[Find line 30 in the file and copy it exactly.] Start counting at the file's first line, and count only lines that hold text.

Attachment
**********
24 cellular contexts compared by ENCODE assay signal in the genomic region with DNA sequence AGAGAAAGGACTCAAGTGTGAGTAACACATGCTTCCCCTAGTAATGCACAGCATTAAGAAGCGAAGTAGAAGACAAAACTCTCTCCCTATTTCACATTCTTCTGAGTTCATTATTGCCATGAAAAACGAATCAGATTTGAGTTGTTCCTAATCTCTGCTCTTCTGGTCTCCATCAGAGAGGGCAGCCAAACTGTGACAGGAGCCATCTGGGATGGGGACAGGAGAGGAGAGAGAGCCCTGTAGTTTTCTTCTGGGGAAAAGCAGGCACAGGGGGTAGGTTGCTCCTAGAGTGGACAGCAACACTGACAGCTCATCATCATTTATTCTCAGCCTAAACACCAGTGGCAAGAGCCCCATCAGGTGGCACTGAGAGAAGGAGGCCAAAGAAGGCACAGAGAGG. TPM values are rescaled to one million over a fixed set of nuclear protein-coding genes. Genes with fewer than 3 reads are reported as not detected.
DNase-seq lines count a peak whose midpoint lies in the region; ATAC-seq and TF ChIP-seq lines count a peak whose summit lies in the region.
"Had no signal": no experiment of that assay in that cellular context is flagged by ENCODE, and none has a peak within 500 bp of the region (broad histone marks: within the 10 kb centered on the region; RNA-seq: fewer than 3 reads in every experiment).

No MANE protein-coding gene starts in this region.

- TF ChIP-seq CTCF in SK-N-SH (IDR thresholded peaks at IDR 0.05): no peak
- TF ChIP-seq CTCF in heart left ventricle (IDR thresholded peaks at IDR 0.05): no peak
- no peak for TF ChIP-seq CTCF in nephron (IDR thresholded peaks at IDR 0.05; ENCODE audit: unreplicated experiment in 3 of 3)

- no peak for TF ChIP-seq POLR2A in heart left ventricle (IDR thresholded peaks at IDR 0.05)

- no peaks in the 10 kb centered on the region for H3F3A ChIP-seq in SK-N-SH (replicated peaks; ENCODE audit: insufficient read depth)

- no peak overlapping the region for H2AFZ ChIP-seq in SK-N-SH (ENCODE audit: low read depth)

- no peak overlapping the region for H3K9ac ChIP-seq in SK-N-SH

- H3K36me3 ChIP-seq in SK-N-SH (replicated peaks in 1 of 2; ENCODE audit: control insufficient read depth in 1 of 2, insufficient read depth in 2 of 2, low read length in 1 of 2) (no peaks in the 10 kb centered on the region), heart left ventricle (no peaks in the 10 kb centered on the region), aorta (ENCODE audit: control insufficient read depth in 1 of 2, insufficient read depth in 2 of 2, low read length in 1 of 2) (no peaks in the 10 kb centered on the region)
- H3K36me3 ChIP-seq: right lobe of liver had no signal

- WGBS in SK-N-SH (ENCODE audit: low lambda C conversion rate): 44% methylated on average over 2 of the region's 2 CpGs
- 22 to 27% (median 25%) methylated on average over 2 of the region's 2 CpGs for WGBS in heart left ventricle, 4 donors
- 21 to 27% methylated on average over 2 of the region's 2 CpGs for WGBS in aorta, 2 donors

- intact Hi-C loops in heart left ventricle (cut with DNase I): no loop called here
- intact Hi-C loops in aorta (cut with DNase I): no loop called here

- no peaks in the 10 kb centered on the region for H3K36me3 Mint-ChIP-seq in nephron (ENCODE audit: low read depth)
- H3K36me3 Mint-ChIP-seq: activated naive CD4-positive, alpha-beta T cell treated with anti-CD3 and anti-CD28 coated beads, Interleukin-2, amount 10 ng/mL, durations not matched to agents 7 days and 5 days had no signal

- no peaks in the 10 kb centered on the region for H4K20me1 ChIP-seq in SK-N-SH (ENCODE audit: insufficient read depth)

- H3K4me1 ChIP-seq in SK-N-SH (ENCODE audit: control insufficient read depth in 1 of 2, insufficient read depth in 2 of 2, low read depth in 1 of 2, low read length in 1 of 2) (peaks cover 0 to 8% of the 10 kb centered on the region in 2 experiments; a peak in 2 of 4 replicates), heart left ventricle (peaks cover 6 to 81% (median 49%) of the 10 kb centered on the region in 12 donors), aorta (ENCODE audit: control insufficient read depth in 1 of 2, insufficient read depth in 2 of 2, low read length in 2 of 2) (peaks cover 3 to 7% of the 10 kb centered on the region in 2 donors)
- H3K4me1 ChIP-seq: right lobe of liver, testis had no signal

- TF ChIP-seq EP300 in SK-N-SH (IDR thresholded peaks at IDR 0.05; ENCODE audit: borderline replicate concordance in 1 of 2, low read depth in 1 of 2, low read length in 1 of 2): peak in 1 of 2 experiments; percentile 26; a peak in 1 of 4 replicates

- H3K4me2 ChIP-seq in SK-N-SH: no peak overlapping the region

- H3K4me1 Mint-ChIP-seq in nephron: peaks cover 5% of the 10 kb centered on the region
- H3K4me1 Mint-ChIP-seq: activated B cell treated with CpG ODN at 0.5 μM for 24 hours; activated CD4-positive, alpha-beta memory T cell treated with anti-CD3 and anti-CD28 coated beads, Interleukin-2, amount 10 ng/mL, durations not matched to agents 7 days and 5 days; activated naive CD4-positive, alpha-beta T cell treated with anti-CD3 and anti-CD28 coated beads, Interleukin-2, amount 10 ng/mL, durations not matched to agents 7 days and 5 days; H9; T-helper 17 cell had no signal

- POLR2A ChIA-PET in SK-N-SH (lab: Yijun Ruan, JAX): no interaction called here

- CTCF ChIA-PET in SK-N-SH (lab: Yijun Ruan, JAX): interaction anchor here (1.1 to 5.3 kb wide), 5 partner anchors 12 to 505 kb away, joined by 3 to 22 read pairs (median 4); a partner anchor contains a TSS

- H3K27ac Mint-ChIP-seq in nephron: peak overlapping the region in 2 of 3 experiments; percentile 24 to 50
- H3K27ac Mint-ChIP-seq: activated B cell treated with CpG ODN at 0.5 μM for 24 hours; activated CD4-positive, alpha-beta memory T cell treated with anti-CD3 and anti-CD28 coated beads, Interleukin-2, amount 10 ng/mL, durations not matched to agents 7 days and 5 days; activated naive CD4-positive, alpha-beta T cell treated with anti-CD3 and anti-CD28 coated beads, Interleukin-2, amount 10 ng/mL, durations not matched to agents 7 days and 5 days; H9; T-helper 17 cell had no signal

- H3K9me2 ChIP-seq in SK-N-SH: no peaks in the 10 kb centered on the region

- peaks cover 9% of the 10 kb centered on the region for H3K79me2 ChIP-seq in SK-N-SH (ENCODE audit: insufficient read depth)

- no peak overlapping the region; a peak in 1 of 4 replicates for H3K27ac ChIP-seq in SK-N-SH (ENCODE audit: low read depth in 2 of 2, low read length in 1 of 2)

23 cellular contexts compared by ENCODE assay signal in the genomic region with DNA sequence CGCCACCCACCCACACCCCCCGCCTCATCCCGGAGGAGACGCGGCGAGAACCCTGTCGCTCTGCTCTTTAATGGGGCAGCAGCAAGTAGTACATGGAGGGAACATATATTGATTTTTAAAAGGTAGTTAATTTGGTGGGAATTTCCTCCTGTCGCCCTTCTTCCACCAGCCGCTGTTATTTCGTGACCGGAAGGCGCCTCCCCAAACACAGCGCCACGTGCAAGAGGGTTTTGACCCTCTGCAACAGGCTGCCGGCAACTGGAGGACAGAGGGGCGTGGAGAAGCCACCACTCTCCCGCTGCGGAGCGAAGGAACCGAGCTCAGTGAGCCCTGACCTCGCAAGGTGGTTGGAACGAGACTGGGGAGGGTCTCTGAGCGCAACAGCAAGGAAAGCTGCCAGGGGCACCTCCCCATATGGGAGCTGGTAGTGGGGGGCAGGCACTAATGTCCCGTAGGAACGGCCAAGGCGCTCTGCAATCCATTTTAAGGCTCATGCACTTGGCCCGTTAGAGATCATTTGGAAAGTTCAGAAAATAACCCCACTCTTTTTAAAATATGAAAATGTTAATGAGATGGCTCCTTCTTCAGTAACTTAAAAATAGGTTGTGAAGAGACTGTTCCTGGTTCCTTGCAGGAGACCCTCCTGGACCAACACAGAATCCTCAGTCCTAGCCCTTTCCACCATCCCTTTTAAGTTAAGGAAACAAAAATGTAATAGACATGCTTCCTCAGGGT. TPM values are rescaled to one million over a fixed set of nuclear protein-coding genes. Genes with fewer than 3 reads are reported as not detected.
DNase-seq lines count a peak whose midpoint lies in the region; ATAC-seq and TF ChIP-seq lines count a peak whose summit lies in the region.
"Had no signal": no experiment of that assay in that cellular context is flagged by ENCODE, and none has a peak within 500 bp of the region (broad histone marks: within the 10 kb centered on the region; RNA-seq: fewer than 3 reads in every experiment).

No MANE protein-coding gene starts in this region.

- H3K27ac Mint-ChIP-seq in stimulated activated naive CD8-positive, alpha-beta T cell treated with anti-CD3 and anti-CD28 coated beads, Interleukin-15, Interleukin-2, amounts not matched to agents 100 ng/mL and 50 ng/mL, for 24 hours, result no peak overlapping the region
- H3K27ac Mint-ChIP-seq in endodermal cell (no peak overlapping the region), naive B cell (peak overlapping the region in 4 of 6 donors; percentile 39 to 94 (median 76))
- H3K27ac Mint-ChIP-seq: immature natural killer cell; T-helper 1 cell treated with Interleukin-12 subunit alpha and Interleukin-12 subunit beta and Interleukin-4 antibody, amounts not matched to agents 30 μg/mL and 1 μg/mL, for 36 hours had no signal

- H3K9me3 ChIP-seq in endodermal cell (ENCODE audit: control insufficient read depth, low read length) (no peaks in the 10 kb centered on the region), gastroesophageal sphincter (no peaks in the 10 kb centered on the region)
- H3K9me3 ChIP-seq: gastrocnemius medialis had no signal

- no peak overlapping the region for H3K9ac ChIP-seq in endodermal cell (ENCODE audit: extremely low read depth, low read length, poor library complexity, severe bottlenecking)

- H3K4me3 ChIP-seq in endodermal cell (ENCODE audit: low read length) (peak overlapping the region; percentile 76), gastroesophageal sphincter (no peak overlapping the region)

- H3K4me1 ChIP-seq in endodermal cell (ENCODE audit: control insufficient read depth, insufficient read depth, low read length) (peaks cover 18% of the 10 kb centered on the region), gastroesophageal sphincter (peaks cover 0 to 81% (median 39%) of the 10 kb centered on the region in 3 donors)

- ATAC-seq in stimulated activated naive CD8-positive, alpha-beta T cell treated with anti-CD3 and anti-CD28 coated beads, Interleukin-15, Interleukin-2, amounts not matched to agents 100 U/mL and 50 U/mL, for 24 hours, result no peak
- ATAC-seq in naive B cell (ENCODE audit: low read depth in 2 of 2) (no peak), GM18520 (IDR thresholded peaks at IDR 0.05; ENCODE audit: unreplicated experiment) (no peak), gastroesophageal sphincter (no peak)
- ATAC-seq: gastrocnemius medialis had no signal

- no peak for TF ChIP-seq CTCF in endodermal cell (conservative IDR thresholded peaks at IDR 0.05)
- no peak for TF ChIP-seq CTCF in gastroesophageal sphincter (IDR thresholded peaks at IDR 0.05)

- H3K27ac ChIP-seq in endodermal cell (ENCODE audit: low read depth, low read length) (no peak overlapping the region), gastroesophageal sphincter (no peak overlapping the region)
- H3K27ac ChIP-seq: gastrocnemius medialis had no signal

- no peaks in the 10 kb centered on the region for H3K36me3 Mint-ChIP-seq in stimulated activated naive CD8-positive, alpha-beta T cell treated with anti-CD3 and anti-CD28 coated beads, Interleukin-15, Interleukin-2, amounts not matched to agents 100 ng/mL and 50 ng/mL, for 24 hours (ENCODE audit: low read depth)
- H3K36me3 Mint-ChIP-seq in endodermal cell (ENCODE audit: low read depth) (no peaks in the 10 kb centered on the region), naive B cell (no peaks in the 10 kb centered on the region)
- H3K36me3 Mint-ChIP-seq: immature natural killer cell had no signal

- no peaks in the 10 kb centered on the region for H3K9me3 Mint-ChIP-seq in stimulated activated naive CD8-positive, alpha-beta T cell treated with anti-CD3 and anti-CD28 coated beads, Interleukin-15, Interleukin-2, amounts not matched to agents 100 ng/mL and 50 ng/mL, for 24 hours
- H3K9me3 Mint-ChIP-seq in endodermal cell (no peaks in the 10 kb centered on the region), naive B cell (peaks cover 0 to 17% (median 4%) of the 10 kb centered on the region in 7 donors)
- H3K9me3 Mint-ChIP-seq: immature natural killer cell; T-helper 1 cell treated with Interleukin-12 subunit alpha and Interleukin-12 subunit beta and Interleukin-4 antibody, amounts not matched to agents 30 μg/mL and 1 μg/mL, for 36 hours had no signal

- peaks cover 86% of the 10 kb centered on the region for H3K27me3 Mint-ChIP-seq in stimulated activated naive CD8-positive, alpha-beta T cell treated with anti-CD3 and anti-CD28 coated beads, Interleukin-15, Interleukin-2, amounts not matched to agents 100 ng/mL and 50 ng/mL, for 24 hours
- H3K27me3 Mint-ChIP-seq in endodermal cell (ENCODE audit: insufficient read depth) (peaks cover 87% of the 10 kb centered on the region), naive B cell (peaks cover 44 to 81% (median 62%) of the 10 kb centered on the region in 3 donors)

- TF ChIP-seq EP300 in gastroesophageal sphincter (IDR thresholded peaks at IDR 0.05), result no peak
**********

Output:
- H3K27ac Mint-ChIP-seq in nephron: peak overlapping the region in 2 of 3 experiments; percentile 24 to 50